You aim the torch ahead of you, and as you cautiously approach, you see a pale hand come up to try to cast some shadow. Belatedly, you point the beam of light at the ground and stop a little way away. “Are you Davy?” you ask. You realise that you don’t sound very confident – you’re not – but dealing with the man is your job. You decide that you need to add: “You know you shouldn’t be here.”
The top sheet of plastic parts and a face appears. Davy is tanned and lined, with watery blue eyes. His teeth, where he has them, are yellow and crooked, and his beard is scraggy and stained. He slowly sits up. He can’t see you, how old you are, or anything about you, because of the brightness of the torch, but he peers up at you all the same. He looks deflated, defeated, and he, not to put too fine a point on it, stinks. You can smell him from where you stand.
“You’re no going to throw me out, are you? I’m doing no harm here, and it’s pissing it down outside. Show an old man some mercy, will you?” He’s slurring his words, either through sleep or drink, though it’s probably the latter.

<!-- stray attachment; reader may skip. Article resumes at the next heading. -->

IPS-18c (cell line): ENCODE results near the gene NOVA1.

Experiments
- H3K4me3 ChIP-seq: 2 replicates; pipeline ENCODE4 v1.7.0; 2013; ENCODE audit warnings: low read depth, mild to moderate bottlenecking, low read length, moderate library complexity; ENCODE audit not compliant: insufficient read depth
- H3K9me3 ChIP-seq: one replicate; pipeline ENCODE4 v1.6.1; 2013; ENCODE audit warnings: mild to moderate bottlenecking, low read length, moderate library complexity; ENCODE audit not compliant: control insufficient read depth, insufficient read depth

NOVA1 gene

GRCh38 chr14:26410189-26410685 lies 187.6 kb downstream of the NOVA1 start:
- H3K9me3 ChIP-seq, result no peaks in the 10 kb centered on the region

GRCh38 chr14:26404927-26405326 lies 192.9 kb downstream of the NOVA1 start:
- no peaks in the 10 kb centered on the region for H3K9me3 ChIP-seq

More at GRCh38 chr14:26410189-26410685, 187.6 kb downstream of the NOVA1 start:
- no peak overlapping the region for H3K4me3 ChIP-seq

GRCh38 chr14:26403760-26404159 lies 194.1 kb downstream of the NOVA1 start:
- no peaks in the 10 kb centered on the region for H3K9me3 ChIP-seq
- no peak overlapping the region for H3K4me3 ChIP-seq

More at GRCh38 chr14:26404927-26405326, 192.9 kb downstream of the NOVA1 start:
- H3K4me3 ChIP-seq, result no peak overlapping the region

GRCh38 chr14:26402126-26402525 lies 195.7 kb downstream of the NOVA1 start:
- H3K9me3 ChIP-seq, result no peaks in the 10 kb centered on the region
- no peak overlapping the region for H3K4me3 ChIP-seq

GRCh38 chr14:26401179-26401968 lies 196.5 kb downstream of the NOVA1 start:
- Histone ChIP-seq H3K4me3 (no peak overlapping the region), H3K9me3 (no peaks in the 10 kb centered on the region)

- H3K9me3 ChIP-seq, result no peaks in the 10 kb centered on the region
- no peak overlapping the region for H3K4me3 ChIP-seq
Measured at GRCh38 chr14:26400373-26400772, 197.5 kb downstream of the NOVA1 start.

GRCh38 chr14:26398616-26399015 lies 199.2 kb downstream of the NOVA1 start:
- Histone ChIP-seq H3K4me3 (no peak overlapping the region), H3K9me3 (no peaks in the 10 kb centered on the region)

You feel something shrivel quietly inside you. You don’t want this. You don’t need this. But it’s your decision. You know that on one hand, if you let him stay here and someone finds out that you did, you’ve lost your job. If he dies here, then the chances of you getting another job after this one are startlingly remote. On the other, he’s right: it’d be a mercy to let him sleep off whatever he’s had and, even if you kick him out when it stops raining, you might be keeping him alive for another night. It’s grim out.